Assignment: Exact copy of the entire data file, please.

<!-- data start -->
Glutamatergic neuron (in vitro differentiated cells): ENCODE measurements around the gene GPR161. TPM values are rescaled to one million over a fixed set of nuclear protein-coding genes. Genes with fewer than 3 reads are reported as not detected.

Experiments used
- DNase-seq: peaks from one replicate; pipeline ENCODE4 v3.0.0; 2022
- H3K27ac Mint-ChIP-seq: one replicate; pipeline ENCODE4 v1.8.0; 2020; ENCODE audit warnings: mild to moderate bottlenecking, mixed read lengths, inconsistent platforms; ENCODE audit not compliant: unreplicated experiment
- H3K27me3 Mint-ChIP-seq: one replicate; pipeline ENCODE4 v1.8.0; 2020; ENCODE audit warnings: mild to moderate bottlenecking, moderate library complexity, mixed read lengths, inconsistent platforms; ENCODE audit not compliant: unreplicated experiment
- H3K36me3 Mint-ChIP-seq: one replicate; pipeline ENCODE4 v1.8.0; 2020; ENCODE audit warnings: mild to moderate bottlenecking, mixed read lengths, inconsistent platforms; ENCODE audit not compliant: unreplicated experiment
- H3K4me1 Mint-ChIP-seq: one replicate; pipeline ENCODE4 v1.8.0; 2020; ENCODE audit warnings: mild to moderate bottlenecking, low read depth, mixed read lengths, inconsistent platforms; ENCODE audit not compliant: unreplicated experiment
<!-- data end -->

Glutamatergic neuron (in vitro differentiated cells): ENCODE measurements around the gene GPR161. TPM values are rescaled to one million over a fixed set of nuclear protein-coding genes. Genes with fewer than 3 reads are reported as not detected.

Experiments used
- DNase-seq: peaks from one replicate; pipeline ENCODE4 v3.0.0; 2022
- H3K27ac Mint-ChIP-seq: one replicate; pipeline ENCODE4 v1.8.0; 2020; ENCODE audit warnings: mild to moderate bottlenecking, mixed read lengths, inconsistent platforms; ENCODE audit not compliant: unreplicated experiment
- H3K27me3 Mint-ChIP-seq: one replicate; pipeline ENCODE4 v1.8.0; 2020; ENCODE audit warnings: mild to moderate bottlenecking, moderate library complexity, mixed read lengths, inconsistent platforms; ENCODE audit not compliant: unreplicated experiment
- H3K36me3 Mint-ChIP-seq: one replicate; pipeline ENCODE4 v1.8.0; 2020; ENCODE audit warnings: mild to moderate bottlenecking, mixed read lengths, inconsistent platforms; ENCODE audit not compliant: unreplicated experiment
- H3K4me1 Mint-ChIP-seq: one replicate; pipeline ENCODE4 v1.8.0; 2020; ENCODE audit warnings: mild to moderate bottlenecking, low read depth, mixed read lengths, inconsistent platforms; ENCODE audit not compliant: unreplicated experiment